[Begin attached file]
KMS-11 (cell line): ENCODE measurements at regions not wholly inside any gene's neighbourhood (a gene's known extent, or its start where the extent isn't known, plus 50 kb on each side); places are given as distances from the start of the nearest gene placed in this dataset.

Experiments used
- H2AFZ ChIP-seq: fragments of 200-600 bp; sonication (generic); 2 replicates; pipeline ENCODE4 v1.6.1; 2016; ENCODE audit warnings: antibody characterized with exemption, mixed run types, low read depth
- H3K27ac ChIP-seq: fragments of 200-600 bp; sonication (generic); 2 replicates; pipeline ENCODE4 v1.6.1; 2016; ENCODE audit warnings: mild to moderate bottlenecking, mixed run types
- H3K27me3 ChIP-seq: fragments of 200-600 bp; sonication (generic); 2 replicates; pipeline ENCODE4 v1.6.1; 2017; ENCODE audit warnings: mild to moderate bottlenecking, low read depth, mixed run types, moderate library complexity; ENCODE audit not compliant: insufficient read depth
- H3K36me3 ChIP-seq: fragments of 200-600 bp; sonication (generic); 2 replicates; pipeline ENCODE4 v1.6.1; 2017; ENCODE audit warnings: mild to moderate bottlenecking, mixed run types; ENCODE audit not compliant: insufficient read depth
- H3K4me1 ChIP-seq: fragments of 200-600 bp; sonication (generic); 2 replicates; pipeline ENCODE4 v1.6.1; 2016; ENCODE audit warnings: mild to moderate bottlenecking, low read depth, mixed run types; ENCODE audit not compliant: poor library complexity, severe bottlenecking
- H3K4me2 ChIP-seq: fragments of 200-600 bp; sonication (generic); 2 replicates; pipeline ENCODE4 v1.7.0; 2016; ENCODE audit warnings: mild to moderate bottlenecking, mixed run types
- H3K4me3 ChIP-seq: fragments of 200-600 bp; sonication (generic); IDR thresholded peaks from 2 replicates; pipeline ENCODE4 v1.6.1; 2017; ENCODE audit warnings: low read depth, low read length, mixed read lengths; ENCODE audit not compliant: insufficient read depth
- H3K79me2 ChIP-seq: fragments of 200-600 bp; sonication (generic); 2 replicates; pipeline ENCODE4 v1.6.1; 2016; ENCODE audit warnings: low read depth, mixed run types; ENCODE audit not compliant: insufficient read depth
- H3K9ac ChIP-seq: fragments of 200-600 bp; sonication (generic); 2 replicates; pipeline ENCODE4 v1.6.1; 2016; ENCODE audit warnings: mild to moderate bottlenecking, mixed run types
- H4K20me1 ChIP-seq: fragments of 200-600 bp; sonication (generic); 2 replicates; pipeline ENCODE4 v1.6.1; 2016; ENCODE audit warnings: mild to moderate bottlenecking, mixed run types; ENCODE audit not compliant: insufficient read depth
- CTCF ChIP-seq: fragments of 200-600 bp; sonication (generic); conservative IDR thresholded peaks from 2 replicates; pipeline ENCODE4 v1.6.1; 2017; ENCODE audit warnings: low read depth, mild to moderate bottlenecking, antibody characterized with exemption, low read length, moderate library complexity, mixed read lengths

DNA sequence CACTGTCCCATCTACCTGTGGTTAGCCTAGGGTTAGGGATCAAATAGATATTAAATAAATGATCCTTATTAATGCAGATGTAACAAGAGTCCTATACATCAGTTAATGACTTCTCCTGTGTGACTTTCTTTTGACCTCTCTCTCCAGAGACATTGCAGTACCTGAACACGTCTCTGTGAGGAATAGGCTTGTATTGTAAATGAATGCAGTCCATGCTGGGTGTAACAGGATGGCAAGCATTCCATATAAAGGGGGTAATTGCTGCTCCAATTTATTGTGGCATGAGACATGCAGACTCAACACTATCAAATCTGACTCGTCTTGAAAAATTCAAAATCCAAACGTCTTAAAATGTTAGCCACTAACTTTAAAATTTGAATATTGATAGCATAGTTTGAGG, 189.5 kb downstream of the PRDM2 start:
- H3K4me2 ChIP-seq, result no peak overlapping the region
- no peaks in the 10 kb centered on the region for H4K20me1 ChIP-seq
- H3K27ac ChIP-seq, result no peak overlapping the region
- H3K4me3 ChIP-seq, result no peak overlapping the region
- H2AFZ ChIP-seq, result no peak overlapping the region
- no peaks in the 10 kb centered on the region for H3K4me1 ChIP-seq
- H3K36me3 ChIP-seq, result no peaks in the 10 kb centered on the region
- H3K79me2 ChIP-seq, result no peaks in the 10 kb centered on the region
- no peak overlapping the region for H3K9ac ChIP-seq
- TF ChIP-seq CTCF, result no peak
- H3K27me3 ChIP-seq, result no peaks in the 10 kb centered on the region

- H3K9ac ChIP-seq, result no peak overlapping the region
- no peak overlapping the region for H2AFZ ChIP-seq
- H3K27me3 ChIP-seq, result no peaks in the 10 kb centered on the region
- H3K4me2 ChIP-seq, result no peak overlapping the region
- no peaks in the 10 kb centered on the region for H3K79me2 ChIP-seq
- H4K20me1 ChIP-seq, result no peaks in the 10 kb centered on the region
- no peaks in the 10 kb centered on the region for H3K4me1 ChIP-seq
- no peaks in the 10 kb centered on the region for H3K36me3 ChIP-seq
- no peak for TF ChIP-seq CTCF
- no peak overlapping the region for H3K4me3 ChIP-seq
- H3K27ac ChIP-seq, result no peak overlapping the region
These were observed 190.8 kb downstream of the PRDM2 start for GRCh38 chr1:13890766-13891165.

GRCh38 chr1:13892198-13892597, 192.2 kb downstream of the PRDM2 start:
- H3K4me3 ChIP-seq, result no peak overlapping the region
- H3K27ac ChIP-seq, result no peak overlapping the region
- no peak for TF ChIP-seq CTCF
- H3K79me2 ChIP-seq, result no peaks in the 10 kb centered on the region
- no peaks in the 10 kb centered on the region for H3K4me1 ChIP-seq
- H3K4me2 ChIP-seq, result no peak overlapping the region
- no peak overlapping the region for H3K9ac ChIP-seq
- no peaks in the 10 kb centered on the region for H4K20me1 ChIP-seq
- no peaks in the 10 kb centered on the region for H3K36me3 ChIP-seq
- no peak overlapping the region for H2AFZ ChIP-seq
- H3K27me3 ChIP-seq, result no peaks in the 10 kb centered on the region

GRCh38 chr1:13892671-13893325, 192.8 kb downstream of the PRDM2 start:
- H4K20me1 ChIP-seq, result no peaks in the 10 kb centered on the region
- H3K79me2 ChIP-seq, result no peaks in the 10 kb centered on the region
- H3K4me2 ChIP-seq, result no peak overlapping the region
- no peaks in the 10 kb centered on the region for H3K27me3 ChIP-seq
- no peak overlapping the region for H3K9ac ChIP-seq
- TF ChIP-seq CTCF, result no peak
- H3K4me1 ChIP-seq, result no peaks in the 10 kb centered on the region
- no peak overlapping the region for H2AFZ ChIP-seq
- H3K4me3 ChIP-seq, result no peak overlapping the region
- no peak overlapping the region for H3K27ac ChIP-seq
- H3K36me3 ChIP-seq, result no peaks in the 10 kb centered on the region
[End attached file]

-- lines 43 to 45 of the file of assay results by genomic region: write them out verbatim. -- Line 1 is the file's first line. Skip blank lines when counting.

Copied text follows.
- no peaks in the 10 kb centered on the region for H3K4me1 ChIP-seq
- H3K4me2 ChIP-seq, result no peak overlapping the region
- no peak overlapping the region for H3K9ac ChIP-seq